Legion Grey Finish
Early P226 slides came in three different finishes: blued, K-Kote, and nickel, with the frame being anodized or nickel plated. Later P226s come with SIG’s “Nitron” finish, which is more durable than the earlier finishes.
SIG advertises that their Legion handguns are finished with a custom “Legion Grey” Physical Vapor Deposition (or PVD) coating. SIG offers refinishing services for most of their guns, but they won’t refinish an earlier gun in Legion Grey.
The only difference, however, between the Legion’s finish and the modern version of their “Nitron” finish is the color. Nitron is also a PVD coating (as opposed to a spray-on coating) and the Legion’s coating is applied by the same company that does their standard Nitron finish: Ionbond. Ionbond won’t do individual guns (I called and asked — 100 is their minimum order), but you can order their coating services through a number of resellers. I’ve never used them, but sources tell me that Springer Precision is a popular Ionbond reseller. So if you really wanted to refinish a non-Legion gun in Legion Grey PVD, you probably could. Here’s a 1911 with a PVD grey finish applied by Ionbond:
That looks a lot like “Legion Grey” to me!
Things you Can’t Upgrade
While all of of these modification will increase the performance of any P226, there are some things on the Legion that simply can’t be replicated.
The Legion’s frame features custom relief under the trigger guard for a better grip and recoil control:
and also features more aggressive checkering on the front strap and trigger guard:
Things like checkering can be added by a competent custom gunsmith, but the cost might not be worth it.
And speaking of costs…
Is Upgrading your Classic P226 Worth It?
While I hope this article has shown that it’s possible to move your existing P226’s performance at least a bit closer to the current-day performance of the Legion, it’s worth asking yourself how much that might cost. Of course, if you have a more modern P226, your gun probably came with some (or even many) of these “upgrades” already on-board. But for the sake of argument, let’s assume you’re starting with a bone-stock pawn shop West German P226. I generally pay between $400-$450 for those, depending on their condition, whether it has a box, or extra magazines, etc. So let’s price our base model on the high end of that at $450, and add things up:
|Used P226||$450||Assuming fair-to-good condition|
|P226 Parts Kit||$26||For recoil spring, trigger bar spring, new grip screws, and other goodies|
|Hogue G10 Extreme Checkered Grips||$100||As close as you’re going to get to the custom Legion grips|
|SIG X-RAY Night Sights||$130||Similar to Trijicon HD|
|Solid Steel Guide Rod||$20||Sometimes you can find the old ones on eBay for cheaper|
|Grayguns P-SAIT Trigger||$62.50||The same trigger as in the Legion|
|Updated Hammer Strut||$14||Part# HAMMERSTRUT6|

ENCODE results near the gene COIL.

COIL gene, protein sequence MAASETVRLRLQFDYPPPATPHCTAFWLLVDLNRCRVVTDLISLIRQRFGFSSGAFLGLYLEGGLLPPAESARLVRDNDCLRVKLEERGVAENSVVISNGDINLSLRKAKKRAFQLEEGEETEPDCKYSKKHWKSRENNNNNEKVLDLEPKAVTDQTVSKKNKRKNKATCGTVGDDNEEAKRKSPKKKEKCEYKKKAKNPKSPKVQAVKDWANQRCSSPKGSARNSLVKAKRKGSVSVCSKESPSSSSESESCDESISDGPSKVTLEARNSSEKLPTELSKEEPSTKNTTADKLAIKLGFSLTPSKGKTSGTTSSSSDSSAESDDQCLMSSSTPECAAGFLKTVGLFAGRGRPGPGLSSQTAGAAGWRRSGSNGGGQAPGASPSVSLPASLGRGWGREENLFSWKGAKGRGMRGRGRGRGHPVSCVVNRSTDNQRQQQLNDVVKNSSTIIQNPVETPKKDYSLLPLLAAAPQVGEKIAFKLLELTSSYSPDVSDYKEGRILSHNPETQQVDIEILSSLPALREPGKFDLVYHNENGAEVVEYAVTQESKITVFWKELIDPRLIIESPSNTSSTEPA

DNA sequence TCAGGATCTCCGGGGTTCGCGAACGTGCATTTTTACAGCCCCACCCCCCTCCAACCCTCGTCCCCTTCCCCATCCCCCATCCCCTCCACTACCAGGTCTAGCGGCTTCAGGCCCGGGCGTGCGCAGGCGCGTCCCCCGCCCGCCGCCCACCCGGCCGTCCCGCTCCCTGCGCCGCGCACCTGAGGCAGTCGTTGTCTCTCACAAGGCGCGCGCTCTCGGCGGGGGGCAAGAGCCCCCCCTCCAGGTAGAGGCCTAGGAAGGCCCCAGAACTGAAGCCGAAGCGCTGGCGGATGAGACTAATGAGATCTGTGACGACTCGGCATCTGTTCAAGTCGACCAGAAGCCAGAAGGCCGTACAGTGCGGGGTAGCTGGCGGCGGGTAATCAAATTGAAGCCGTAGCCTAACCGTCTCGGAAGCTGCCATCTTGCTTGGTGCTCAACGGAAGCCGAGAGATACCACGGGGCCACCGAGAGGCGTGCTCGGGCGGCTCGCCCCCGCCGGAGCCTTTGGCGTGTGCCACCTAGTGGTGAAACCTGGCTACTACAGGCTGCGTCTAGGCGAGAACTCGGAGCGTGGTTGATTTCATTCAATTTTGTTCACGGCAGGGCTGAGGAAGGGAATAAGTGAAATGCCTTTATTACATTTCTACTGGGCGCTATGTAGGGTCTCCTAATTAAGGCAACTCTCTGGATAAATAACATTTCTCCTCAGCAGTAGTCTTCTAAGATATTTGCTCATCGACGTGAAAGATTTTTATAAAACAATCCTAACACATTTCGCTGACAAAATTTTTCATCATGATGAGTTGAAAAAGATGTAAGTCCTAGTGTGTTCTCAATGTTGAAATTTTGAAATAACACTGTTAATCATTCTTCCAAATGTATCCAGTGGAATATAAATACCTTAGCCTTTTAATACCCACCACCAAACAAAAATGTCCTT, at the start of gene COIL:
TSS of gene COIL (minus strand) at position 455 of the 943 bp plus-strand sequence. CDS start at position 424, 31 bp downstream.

|Updated Mainspring||$6||Part# MAINSPRING1|
|Updated Mainspring Seat||$5||Part# MAINSPRINGSEAT1|
|SIG Factory Action Enhancement||$180||Other (arguably better) options exist from gunsmiths such as Robert Burke and Bruce Gray.|
|P224 Decocking Lever||$10||Part# 1200597-R. Order direct from SIG.|
|P224 Slide Catch Lever||$26||Part# 1201455-R. Order direct from SIG.|
|P226 Checkered Mag Catch||$13||Part# MAGCATCH2. Order direct from SIG.|
|P226 Takedown Lever||$27||Part# 34229065-R|
When you add that all together, it comes to $1,069.50. Of course, a more modern P226 will be cheaper to upgrade because it might already have some features, but the starting value of the original gun will also be higher.
The P226 Legion DA/SA MSRP is $1,428 — but street prices are lower, and I purchased mine for $1,179. That’s only $109.50 more than a fully tricked-out West German P226 according to my numbers, and one might argue that all the features the Legion offers that can’t be replicated (beavertail, undercut frame relief, checkering, etc.) are worth all of that and more… not to mention bragging rights when you pull that baby out at the range. Also, that $109.50 difference can get eaten up pretty quickly if you hire a gunsmith to install any of the upgrade parts for you.
At first I thought the Legion was over-priced, but now I actually think the price is right on par with other SIGs — meaning while it certainly is an investment, you get what you pay for.
If you want to focus on the biggest “bang for the buck,” I’d say the three best things you can do to a P226 are the Grayguns P-SAIT trigger, SRT Kit, and custom action work.
If you already have a P226 you love, but want to push its performance to the limit, then dropping another $600-ish (or less) is enough to turn it into an “almost” Legion. It’s a testament to the design of the P226 that a decades-old gun can even be upgraded at all to compete with the performance of modern guns. For me, doing these upgrades on at least one of my guns is well worth it. When it’s all over, I’ll have a “classic” West German P226 that represents SIG’s past, while still keeping up with its present… and aiming toward its future.
Check out the entire playlist for the video series that accompanies this article here.
Comments? Questions? Suggestions? Feedback? I’d love to hear from you in the comments below!